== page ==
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  1. Thomas J. Nenon (2013). Martin Heidegger and Grounding of Ethics. In Lester Embree & Thomas Nenon (eds.), Husserl’s Ideen. Springer. 177--193.
  2. Thomas J. Nenon (2008). Some Differences Between Kant's and Husserl's Conceptions of Transcendental Philosophy. Continental Philosophy Review 41 (4):427-439.
    This article compares the differences between Kant’s and Husserl’s conceptions of the “transcendental.” It argues that, for Kant, the term “transcendental” stands for what is otherwise called “metaphysical,” i.e. non-empirical knowledge. As opposed to his predecessors, who had believed that such non-empirical knowledge was possible for meta-physical, i.e. transcendent objects, Kant’s contribution was to show how there can be non-empirical (a priori) knowledge not about transcendent objects, but about the necessary conditions for the experience of natural, non-transcendent objects. Hence the (...)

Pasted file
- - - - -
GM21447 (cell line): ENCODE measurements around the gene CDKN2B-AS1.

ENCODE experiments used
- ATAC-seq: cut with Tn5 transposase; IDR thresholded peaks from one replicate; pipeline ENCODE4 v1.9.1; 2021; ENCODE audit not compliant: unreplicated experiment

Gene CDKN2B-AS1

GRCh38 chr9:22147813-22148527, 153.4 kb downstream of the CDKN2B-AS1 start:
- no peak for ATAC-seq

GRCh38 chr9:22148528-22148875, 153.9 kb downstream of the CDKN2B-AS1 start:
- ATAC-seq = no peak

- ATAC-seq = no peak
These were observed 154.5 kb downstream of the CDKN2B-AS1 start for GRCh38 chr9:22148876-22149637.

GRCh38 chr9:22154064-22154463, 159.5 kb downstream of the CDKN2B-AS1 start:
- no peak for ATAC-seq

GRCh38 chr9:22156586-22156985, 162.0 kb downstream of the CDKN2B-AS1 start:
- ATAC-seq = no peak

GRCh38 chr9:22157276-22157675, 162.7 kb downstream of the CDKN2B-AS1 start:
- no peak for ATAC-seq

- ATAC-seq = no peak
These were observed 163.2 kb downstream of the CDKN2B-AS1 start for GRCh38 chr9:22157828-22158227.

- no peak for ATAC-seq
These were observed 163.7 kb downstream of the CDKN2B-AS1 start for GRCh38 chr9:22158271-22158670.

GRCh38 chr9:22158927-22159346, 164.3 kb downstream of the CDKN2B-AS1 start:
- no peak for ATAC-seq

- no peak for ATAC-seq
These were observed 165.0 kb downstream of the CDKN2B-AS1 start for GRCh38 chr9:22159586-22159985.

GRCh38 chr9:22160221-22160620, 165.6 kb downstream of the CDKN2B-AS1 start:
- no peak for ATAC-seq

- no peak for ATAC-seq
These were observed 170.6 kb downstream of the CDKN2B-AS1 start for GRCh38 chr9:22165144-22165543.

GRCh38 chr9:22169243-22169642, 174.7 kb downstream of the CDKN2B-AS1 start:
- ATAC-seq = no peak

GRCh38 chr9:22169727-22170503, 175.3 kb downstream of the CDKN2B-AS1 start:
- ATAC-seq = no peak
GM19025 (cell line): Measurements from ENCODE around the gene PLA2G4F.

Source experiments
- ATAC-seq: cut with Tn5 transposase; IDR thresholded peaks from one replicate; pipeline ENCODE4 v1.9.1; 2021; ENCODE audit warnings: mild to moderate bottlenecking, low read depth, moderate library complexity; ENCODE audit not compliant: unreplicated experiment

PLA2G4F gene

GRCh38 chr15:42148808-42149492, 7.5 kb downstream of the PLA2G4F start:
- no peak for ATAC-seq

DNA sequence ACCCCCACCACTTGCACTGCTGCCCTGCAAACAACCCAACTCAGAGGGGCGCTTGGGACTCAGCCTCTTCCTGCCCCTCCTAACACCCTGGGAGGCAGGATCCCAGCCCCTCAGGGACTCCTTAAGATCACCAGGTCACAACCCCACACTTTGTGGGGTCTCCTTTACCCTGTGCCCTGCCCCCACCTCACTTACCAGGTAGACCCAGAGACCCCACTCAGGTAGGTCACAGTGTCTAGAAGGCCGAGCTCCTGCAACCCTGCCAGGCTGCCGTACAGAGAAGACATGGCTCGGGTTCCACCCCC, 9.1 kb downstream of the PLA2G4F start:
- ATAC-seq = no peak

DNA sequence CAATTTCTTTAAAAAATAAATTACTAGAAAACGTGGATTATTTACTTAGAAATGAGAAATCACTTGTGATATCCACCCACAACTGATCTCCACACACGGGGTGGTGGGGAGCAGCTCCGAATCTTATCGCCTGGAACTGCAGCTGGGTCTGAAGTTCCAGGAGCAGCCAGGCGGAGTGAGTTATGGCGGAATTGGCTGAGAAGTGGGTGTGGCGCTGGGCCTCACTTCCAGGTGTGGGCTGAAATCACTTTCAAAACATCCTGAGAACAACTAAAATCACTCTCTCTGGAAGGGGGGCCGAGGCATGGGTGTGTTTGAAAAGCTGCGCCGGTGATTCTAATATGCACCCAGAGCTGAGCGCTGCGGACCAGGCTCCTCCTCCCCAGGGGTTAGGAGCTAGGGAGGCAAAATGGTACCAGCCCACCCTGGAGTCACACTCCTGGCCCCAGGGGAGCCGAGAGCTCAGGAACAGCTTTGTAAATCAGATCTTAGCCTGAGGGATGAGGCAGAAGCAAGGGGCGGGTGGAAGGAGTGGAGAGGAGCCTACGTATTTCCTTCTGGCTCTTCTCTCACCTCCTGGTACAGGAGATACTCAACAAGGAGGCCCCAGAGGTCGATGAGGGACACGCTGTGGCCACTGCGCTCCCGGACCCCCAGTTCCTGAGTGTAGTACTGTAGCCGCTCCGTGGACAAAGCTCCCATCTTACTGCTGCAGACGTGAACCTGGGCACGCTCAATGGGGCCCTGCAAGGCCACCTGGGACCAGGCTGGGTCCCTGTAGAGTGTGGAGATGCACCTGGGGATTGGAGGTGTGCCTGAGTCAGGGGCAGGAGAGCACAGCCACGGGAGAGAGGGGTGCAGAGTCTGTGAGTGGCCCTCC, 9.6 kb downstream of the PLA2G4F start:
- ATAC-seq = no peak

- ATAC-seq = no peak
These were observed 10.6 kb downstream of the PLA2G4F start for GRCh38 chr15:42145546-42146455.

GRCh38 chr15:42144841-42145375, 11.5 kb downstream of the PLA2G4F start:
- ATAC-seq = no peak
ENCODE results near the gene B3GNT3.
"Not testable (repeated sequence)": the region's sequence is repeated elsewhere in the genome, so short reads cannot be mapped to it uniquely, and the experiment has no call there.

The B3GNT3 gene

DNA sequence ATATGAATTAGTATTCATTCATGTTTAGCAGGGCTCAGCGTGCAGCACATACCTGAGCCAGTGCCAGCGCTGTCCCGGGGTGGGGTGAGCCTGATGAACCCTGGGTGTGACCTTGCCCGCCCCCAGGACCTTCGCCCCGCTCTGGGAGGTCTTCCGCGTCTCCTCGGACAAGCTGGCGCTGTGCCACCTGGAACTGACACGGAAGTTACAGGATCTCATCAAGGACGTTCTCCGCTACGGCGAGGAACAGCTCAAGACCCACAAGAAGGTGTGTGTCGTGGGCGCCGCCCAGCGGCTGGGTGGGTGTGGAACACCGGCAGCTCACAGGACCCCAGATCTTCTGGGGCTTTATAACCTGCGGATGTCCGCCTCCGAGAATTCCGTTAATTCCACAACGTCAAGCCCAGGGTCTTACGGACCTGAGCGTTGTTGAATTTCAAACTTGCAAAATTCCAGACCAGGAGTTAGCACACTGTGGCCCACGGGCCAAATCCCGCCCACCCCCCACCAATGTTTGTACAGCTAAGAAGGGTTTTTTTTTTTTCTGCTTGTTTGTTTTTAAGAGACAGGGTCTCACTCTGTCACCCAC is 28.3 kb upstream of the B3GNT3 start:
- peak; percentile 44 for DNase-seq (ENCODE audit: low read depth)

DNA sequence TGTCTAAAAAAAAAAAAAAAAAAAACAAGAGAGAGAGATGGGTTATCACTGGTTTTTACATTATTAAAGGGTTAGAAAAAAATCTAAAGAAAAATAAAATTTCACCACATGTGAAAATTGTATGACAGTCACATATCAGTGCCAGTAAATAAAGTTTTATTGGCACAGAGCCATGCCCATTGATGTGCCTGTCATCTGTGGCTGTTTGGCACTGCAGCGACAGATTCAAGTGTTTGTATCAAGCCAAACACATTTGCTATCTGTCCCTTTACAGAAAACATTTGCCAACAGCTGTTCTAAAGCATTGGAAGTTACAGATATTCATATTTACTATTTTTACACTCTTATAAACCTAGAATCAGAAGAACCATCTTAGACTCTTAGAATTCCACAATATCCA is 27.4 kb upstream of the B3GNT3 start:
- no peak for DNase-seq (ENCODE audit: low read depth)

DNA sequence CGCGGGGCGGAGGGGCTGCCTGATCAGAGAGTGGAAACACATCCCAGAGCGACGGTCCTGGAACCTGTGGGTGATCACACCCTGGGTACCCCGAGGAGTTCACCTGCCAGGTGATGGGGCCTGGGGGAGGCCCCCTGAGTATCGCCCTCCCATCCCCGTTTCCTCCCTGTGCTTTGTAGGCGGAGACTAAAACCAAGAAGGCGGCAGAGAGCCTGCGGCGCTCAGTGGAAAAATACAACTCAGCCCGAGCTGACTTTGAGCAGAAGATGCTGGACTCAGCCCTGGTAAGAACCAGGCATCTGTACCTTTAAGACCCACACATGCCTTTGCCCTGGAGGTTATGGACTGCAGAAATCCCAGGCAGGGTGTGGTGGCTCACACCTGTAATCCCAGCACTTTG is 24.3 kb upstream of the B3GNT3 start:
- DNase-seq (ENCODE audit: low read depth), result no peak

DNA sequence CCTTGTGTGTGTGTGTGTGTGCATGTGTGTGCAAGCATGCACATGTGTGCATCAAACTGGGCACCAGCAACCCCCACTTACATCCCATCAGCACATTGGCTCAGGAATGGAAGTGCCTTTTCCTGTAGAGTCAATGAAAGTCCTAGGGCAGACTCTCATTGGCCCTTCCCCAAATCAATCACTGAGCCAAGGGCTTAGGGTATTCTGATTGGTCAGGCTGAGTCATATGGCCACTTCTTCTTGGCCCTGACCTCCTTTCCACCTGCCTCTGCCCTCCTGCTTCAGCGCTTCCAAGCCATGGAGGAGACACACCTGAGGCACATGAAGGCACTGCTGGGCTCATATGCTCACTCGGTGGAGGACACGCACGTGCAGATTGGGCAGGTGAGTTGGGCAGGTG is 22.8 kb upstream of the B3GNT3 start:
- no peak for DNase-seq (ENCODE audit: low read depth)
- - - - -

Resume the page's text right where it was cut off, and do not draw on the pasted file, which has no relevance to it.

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  3. Thomas J. Nenon (1994). Connectionism and Phenomenology. In Mano Daniel & Lester E. Embree (eds.), Phenomenology of the Cultural Disciplines. Dordrecht: Kluwer. 115--133.
  4. Thomas J. Nenon (1994). Phenomenology of the Cultural Disciplines. Dordrecht: Kluwer.
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  5. Thomas J. Nenon (1990). Spindel Conference 1989 Heidegger and Praxis. Dept. Of Philosophy, Memphis State University.
     
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  6. Thomas J. Nenon (1990). Which Beings Are Exemplary? Comments on Charles Guignon's “Truth as Disclosure: Art, Language, History”. Southern Journal of Philosophy 28 (S1):121-126.
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  7. Thomas J. Nenon (1990). Which Beings Are Exemplary? Southern Journal of Philosophy 28:121-126.
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